Shorter stock settlement time in Europe offers slim savings – industry body

By Huw Jones

LONDON (Reuters) – Shortening the time it takes to finalise a share trade in Europe would save industry just 41 million euros ($44.80 million) and take up to two years to phase in, Europe’s clearing house industry body said on Monday.

Wall Street and Canadian markets are moving to ‘T+1’ in May, meaning it will take just one business day after a stock transaction for the trade to be settled, with ownership swapped for cash, compared to two business days at present.

The aim of the move is to cut risk and margin needs by having shorter transaction exposures to changes in markets.

The European Union, Switzerland and Britain also apply T+2, but with no decision yet on matching Wall Street’s move, though the EU’s securities watchdog ESMA has asked market participants to give their views.

In its response, EACH, an industry body for clearing houses in Europe belonging to exchanges such as Deutsche Boerse, Euronext and London Stock Exchange Group, said it wanted to contribute factual information to “enrich” the discussion on shortening the settlement cycle.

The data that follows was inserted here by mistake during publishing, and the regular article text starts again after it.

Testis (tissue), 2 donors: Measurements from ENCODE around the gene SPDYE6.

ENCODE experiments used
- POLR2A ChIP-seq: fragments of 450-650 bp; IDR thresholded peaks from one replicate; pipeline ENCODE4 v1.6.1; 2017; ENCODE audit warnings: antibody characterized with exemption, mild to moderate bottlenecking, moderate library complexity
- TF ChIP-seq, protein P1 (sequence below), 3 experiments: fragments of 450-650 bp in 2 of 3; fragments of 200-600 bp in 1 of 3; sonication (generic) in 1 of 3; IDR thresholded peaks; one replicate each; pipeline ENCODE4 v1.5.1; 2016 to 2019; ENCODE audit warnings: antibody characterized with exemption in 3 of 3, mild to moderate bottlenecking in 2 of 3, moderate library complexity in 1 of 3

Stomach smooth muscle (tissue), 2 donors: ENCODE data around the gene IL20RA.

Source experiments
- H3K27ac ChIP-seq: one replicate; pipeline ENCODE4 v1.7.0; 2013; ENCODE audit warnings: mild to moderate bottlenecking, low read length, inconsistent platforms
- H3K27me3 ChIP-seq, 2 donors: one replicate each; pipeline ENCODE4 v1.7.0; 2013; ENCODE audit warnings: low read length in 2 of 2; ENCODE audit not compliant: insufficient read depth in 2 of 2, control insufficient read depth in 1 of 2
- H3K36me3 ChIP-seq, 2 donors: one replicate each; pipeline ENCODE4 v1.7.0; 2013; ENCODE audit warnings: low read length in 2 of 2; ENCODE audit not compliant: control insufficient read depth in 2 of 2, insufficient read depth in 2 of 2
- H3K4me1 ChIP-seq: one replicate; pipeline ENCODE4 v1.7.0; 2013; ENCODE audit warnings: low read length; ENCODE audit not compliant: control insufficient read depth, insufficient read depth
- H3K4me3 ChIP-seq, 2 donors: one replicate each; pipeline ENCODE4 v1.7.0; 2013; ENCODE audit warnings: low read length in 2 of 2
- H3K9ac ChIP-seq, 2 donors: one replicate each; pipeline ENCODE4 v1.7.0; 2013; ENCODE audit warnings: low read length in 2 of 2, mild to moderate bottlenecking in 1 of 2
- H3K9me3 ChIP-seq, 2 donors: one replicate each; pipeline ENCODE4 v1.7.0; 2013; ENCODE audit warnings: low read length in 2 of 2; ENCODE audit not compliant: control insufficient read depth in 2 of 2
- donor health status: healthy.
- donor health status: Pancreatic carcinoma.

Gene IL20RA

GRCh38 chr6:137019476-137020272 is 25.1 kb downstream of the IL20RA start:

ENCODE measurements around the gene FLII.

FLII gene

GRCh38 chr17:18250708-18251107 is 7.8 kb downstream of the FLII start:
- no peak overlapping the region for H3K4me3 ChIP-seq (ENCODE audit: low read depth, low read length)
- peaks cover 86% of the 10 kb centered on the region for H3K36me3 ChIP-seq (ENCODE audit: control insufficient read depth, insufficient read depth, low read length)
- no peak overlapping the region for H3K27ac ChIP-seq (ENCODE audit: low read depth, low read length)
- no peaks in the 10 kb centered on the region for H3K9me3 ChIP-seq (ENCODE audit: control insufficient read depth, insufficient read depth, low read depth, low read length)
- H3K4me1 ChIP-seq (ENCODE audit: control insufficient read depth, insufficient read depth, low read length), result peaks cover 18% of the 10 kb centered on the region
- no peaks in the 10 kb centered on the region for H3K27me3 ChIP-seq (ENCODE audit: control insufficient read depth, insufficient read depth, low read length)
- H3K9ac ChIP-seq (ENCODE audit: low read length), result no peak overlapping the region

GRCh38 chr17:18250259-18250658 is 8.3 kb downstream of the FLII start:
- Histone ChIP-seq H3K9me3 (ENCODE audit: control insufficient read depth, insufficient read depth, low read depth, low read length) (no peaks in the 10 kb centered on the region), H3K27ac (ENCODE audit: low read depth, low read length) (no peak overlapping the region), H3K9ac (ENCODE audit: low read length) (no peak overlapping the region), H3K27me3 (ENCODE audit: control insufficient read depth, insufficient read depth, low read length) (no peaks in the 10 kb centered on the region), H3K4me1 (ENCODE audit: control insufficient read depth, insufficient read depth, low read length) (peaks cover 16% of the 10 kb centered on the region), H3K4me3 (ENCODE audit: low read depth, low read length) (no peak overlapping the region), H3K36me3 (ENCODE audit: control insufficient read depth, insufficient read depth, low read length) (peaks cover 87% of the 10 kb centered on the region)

Talk of a 41% reduction in margin, or cash to back trades in case of default, is based on an “incorrect” reading of a document from U.S. clearing and settlement house DTCC on T+1, EACH said.

The actual expected reduction is 24.6%, EACH calculated.

For Europe, EACH estimated that savings from moving to T+1 in cash equities would be around 41 million euros a year, or a cut of 0.5% in overall margin across different markets.

Settlement “fails” would likely increase as market participants have less time to fix issues, it said.

“For the time being it is not possible to weigh the benefits against the costs,” EACH said, adding that a minimum of 18 to 24 months would be needed to make the shift.

A coordinated approach that includes Switzerland and Britain would avoid costs going up for cross-border trades, EACH added.

Britain is expected to publish a report on T+1 next year.

($1 = 0.9152 euros)

(Reporting by Huw Jones; Editing by Andrea Ricci)